Combining Carbon Capture and Sequestration With Geothermal Energy

Alternative energy and green industrial technologies and methods are often criticized as too expensive, with the costs outweighing the benefits, say some critics (who have a point, in many cases). The charge is a contentious one: when determining costs versus rewards, often times, opposing sides can't even agree exactly what the long-terms costs and benefits are. Can cost-benefit analyses be attached to quality of life benefits, such as cleaner air and a reduction of respiratory illnesses, including skyrocketing rates of childhood asthma? Even more important, should they be?

So news of two previously separate green processes - both of which have been criticized as being too expensive - being combined to mutually benefit one another is worth noting. In this case, it's an announcement about an intriguing mix of carbon capture and sequestration processes and geothermal energy generation.

Carbon capture and sequestration (CCS), of course, is the process of retaining carbon released from industrial installations such as fossil fuel power plants or factories and, instead of venting it into the atmosphere to cause widespread damage, pumping it deep underground where it's stored for the indefinite future. The process, which has been in practice for only about a decade, is estimated to be able to capture as much as 90 percent of greenhouse gas emissions from industrial operations. However, it's not cheap. Capturing and compressing the carbon dioxide requires requires a lot of energy and can actually increase the fuel needs of a coal-fired plant by as much as 40 percent, by some estimates. (Which many critics contend cancels out its usefulness as a process that improves the environment.) In the long run, it has been estimated that a new power plant that includes carbon capture and sequestration capabilities would increase the cost of energy by a minimum of 21 percent, with some estimates ranging up to 91 percent. And these numbers apply to newly built power plants with purpose-build carbon sequestration facilities. Trying to retrofit existing power plants with CCS equipment and storage facilities would likely cost even more.

Kind of a hard sell in a recession economy, not to mention in a politically polarized country.

Another major drawback of carbon sequestration is the cost of transportation of the gas. Since most power plants don't have the facilities to pump the CO2 they emit underground and store it, it must be brought to storage facilities elsewhere, usually by pipeline. The result is that while the technology is virtuous, clean and green, it's not particularly cost-effective.

Another drawback of storing carbon deep underground in large reservoirs is the potential for ruptures due to seismic or man-made events. A high-volume escape of carbon dioxide could endanger the local population: the release of a cloud of naturally occurring carbon dioxide - thought to be vented from a volcanic chamber - from under Lake Nyos in Cameroon in 1986 killed 1,700 people and 3,500 farm animals.

Needless to say, proposed carbon storage facilities will likely lead to a host of NIMBY ("not in my back yard") complaints as utility companies and municipalities hunt for places to store the gas.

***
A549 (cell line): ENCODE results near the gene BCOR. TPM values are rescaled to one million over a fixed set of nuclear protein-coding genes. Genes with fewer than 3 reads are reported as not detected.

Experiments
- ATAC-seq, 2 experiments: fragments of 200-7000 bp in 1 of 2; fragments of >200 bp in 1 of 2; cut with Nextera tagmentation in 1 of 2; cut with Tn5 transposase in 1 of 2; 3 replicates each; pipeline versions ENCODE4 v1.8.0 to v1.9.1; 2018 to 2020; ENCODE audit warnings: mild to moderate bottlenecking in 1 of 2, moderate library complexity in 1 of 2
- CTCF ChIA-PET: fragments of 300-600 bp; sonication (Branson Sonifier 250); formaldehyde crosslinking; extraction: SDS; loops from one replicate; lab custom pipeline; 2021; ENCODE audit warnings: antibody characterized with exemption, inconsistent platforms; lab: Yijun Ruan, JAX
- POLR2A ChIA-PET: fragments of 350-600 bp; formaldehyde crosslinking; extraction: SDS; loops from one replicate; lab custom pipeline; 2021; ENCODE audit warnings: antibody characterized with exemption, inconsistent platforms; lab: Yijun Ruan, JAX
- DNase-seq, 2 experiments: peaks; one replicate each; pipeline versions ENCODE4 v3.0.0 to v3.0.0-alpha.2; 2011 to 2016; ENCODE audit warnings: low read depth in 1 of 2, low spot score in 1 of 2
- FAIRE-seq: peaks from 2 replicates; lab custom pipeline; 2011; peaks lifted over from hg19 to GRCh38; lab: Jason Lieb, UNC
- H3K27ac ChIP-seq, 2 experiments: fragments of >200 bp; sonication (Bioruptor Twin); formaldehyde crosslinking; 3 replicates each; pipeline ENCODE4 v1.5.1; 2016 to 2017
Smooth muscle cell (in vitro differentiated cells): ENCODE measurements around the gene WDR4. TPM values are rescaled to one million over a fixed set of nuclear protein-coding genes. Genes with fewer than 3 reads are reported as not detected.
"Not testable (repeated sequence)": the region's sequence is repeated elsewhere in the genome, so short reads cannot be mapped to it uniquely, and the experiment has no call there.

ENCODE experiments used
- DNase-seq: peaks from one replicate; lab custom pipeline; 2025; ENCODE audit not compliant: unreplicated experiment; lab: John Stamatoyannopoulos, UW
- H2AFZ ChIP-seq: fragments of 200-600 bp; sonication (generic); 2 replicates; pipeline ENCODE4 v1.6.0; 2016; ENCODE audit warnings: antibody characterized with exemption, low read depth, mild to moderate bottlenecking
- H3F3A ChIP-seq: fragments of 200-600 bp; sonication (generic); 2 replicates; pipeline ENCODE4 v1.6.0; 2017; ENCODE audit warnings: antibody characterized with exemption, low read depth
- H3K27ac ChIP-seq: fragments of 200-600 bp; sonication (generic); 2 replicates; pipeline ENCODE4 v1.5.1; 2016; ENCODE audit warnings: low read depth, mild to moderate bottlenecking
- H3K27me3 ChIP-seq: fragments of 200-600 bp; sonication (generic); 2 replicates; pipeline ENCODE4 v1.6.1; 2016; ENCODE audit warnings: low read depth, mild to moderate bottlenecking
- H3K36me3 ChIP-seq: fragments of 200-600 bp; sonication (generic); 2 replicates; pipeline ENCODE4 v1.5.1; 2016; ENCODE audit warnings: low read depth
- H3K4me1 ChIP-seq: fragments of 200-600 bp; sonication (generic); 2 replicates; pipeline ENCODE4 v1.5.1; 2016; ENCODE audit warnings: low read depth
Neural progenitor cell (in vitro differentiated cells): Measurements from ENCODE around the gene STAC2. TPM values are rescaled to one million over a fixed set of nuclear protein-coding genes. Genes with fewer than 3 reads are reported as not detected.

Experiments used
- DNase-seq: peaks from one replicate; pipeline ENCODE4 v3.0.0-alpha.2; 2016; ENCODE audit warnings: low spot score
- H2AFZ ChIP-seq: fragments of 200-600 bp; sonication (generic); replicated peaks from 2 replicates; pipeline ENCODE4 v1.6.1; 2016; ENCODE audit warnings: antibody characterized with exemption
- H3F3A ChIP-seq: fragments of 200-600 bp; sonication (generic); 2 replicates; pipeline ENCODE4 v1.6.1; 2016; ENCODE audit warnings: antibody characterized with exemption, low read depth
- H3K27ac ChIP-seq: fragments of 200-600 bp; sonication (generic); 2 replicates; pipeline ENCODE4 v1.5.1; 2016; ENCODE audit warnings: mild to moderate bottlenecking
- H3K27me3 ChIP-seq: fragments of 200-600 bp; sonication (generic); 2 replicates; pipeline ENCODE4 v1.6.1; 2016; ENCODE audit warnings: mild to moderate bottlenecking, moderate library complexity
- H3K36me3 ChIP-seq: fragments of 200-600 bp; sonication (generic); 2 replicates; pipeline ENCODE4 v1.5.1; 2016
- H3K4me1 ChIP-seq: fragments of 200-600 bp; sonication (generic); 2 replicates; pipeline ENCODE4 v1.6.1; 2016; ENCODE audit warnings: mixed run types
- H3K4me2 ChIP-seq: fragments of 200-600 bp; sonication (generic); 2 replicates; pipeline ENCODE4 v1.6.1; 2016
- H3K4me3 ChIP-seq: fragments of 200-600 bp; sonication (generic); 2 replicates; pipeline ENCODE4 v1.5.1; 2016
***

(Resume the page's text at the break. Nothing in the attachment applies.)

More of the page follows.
Another concern involves proposed carbon sequestration in bedrock under oceans, considered a viable alternative to land-based storage. While it's sometimes considered a way to store carbon further away from human populations, many scientists have expressed concern that leakage of the CO2 could change ocean chemistry irreparably and endanger marine life populations on a wide scale.

Other critics of carbon capture and sequestration contend that it's merely a tool to allow dirty energy "business as usual" to continue: a kind of crutch for the coal and oil-based energy industries to use that allows them to continue burning fossil fuels and dodge the necessity of spending money and time to search for and implement cleaner sources of alternative energy.

But what if the captured CO2 could be used for practical purposes and stored in a safer way?

Researchers from the Lawrence Berkeley National Laboratory (Berkeley Lab) think they've come up with a solution for unwanted carbon dioxide: to generate electricity through a combined geothermal process. By injecting the carbon dioxide about three kilometers (1.86 miles) underground into sedimentary rock layers where temperatures reach a toasty 257 degrees Fahrenheit (125 degrees Celsius), researchers think they can make the CO2 reach a "supercritical" state in which it's neither gas nor liquid, but something in between that can can effuse through solids like a gas, but also dissolve materials like a liquid. The carbon dioxide is then pumped back up to the surface, where it encounters a special turbine that converts some of the liquid and gas properties of the carbon dioxide into electricity. The process is repeated to keep the turbines turning (more carbon dioxide is added as needed) and in the process, some of the CO2 becomes trapped in the sediment underground...which is a good thing.

"We actually want some of the CO2to become trapped," said Barry Freifeld, a mechanical engineer in Berkeley Lab's Earth Sciences